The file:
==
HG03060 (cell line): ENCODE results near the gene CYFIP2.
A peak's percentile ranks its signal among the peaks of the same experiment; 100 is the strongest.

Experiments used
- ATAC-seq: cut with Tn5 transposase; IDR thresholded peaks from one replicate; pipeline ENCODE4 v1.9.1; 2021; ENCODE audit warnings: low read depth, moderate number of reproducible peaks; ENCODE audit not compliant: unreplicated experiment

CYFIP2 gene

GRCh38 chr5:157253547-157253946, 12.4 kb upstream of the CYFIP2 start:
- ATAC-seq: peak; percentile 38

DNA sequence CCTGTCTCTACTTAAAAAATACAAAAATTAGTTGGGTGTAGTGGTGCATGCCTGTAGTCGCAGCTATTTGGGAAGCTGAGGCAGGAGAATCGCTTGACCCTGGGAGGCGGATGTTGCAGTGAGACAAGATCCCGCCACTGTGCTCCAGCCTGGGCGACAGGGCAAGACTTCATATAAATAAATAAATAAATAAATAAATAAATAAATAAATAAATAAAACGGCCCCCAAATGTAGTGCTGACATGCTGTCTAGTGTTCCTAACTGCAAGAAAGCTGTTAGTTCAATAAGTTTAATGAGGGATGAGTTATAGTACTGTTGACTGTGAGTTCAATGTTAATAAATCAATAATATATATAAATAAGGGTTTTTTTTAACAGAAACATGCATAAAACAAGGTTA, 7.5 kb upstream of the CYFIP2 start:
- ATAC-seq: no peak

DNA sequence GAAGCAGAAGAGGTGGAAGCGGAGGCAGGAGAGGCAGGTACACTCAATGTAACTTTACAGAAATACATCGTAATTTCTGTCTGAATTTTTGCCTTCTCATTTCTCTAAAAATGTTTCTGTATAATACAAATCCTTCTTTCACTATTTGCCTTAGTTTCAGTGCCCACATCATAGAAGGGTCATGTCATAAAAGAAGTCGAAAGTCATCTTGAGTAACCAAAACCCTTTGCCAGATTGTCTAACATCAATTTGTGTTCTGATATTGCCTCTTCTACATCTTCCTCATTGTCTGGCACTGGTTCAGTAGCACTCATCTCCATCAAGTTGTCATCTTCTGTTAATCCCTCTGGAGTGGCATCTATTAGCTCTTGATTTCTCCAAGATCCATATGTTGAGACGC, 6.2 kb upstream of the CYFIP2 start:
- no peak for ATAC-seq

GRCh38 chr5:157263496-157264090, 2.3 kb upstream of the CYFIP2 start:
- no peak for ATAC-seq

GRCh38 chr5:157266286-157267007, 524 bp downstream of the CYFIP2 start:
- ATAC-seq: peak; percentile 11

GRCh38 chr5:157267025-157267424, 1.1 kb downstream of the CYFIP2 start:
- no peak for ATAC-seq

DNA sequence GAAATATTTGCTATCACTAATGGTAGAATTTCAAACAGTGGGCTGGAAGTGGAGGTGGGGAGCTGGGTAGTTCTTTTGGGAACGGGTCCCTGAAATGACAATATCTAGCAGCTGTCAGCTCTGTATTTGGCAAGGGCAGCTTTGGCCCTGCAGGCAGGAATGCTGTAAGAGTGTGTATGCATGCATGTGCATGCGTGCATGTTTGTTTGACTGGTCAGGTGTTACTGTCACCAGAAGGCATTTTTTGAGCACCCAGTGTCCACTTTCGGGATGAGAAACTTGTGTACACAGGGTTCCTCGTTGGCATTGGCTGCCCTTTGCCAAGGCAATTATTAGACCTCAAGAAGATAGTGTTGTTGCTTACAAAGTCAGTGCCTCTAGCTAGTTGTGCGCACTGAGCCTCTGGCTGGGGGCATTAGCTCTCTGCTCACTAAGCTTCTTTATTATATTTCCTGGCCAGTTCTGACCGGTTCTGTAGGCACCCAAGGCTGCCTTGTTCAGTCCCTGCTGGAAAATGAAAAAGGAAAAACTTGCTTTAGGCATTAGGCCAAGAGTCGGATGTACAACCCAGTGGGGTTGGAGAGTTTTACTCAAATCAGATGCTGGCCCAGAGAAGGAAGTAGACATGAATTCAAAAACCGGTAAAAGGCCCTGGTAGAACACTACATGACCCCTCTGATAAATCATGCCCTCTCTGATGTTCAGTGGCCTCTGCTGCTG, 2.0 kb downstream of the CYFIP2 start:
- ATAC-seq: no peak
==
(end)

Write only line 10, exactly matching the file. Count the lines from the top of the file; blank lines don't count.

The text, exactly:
DNA sequence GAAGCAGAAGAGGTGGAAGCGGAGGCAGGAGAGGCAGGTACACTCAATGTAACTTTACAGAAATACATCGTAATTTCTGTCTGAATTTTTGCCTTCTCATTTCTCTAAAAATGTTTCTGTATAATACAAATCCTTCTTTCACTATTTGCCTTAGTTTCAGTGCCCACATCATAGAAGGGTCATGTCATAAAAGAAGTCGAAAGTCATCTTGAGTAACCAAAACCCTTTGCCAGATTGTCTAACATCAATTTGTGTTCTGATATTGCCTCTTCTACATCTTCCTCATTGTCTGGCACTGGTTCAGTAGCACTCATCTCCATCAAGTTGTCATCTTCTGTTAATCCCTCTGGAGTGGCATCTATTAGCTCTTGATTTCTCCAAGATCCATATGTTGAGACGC, 6.2 kb upstream of the CYFIP2 start: